skip to main content
OSTI.GOV title logo U.S. Department of Energy
Office of Scientific and Technical Information

Title: LARGE-SCALE TOPOLOGICAL PROPERTIES OF MOLECULAR NETWORKS.

Abstract

Bio-molecular networks lack the top-down design. Instead, selective forces of biological evolution shape them from raw material provided by random events such as gene duplications and single gene mutations. As a result individual connections in these networks are characterized by a large degree of randomness. One may wonder which connectivity patterns are indeed random, while which arose due to the network growth, evolution, and/or its fundamental design principles and limitations? Here we introduce a general method allowing one to construct a random null-model version of a given network while preserving the desired set of its low-level topological features, such as, e.g., the number of neighbors of individual nodes, the average level of modularity, preferential connections between particular groups of nodes, etc. Such a null-model network can then be used to detect and quantify the non-random topological patterns present in large networks. In particular, we measured correlations between degrees of interacting nodes in protein interaction and regulatory networks in yeast. It was found that in both these networks, links between highly connected proteins are systematically suppressed. This effect decreases the likelihood of cross-talk between different functional modules of the cell, and increases the overall robustness of a network by localizing effectsmore » of deleterious perturbations. It also teaches us about the overall computational architecture of such networks and points at the origin of large differences in the number of neighbors of individual nodes.« less

Authors:
Publication Date:
Research Org.:
BROOKHAVEN NATIONAL LABORATORY (US)
Sponsoring Org.:
DOE/OFFICE OF SCIENCE (US)
OSTI Identifier:
15006719
Report Number(s):
BNL-71827-2003-BC
R&D Project: PO-15; KC-02-02-03; TRN: US200411%%408
DOE Contract Number:  
AC02-98CH10886
Resource Type:
Book
Resource Relation:
Other Information: PBD: 17 Nov 2003; Related Information: POWER LAWS, SCALE-FREE NETWORKS AND GENOME BIOLOGY
Country of Publication:
United States
Language:
English
Subject:
37 INORGANIC, ORGANIC, PHYSICAL AND ANALYTICAL CHEMISTRY; MOLECULES; TOPOLOGICAL MAPPING; PHYSICAL PROPERTIES

Citation Formats

MASLOV,S.SNEPPEN,K. LARGE-SCALE TOPOLOGICAL PROPERTIES OF MOLECULAR NETWORKS.. United States: N. p., 2003. Web.
MASLOV,S.SNEPPEN,K. LARGE-SCALE TOPOLOGICAL PROPERTIES OF MOLECULAR NETWORKS.. United States.
MASLOV,S.SNEPPEN,K. 2003. "LARGE-SCALE TOPOLOGICAL PROPERTIES OF MOLECULAR NETWORKS.". United States. https://www.osti.gov/servlets/purl/15006719.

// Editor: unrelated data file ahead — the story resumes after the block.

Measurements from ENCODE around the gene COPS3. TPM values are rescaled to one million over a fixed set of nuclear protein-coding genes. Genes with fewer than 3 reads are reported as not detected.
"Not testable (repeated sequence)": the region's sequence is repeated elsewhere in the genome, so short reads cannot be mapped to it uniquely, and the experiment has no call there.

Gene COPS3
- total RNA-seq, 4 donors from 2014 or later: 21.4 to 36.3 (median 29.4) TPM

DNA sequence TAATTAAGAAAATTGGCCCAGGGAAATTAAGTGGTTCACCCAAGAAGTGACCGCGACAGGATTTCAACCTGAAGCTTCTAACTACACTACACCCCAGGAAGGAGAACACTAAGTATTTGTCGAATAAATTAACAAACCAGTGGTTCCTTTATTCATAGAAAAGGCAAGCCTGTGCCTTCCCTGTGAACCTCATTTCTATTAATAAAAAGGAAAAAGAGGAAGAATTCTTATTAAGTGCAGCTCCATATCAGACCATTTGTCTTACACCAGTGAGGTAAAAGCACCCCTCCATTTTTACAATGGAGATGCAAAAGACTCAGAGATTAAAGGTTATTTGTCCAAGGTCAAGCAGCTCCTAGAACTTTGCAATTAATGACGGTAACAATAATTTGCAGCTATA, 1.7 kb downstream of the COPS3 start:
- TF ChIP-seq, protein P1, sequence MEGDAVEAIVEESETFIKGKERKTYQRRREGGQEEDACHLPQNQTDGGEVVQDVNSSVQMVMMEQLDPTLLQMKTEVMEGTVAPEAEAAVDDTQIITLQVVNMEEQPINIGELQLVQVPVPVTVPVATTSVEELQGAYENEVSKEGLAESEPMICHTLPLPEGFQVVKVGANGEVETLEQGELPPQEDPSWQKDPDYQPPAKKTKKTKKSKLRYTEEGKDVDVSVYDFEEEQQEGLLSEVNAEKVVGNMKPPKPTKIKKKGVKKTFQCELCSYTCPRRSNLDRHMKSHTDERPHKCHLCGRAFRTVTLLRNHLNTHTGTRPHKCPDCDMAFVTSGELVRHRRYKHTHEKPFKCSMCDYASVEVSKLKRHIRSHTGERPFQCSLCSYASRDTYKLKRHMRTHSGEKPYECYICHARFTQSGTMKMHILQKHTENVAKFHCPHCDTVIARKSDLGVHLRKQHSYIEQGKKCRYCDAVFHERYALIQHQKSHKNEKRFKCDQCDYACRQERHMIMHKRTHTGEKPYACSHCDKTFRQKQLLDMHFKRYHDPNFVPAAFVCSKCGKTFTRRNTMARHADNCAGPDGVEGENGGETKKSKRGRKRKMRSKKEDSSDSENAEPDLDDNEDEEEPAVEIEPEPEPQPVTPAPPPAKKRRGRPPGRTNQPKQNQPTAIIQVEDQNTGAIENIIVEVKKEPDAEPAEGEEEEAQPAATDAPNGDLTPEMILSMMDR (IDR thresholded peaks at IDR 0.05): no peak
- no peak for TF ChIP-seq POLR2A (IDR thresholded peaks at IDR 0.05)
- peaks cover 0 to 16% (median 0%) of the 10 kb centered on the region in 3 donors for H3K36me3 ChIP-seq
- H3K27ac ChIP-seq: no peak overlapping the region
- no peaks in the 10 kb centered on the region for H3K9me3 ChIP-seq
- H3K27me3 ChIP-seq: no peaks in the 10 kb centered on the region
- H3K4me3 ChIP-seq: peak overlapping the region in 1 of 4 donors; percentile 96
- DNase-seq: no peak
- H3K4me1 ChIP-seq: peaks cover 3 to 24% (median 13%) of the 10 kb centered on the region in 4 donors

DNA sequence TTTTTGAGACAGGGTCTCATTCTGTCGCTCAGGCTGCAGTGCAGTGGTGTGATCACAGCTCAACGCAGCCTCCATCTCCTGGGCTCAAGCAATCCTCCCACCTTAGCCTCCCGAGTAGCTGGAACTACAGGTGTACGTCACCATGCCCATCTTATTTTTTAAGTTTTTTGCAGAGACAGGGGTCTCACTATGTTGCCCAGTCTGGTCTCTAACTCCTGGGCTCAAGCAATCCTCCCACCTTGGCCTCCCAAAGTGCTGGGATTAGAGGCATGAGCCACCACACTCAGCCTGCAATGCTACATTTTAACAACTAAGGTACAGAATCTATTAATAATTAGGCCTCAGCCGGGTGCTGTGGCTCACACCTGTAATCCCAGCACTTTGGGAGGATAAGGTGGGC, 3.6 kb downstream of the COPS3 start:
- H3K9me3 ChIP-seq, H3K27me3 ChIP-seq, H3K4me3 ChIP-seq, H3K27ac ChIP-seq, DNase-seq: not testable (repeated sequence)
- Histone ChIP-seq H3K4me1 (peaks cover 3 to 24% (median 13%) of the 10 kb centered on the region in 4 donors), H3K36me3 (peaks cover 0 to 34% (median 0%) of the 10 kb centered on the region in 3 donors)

@article{osti_15006719,
title = {LARGE-SCALE TOPOLOGICAL PROPERTIES OF MOLECULAR NETWORKS.},
author = {MASLOV,S.SNEPPEN,K.},
abstractNote = {Bio-molecular networks lack the top-down design. Instead, selective forces of biological evolution shape them from raw material provided by random events such as gene duplications and single gene mutations. As a result individual connections in these networks are characterized by a large degree of randomness. One may wonder which connectivity patterns are indeed random, while which arose due to the network growth, evolution, and/or its fundamental design principles and limitations? Here we introduce a general method allowing one to construct a random null-model version of a given network while preserving the desired set of its low-level topological features, such as, e.g., the number of neighbors of individual nodes, the average level of modularity, preferential connections between particular groups of nodes, etc. Such a null-model network can then be used to detect and quantify the non-random topological patterns present in large networks. In particular, we measured correlations between degrees of interacting nodes in protein interaction and regulatory networks in yeast. It was found that in both these networks, links between highly connected proteins are systematically suppressed. This effect decreases the likelihood of cross-talk between different functional modules of the cell, and increases the overall robustness of a network by localizing effects of deleterious perturbations. It also teaches us about the overall computational architecture of such networks and points at the origin of large differences in the number of neighbors of individual nodes.},
doi = {},
url = {https://www.osti.gov/biblio/15006719}, journal = {},
number = ,
volume = ,
place = {United States},
year = {2003},
month = {11}
}

Book:
Other availability
Please see Document Availability for additional information on obtaining the full-text document. Library patrons may search WorldCat to identify libraries that hold this book.

Save / Share: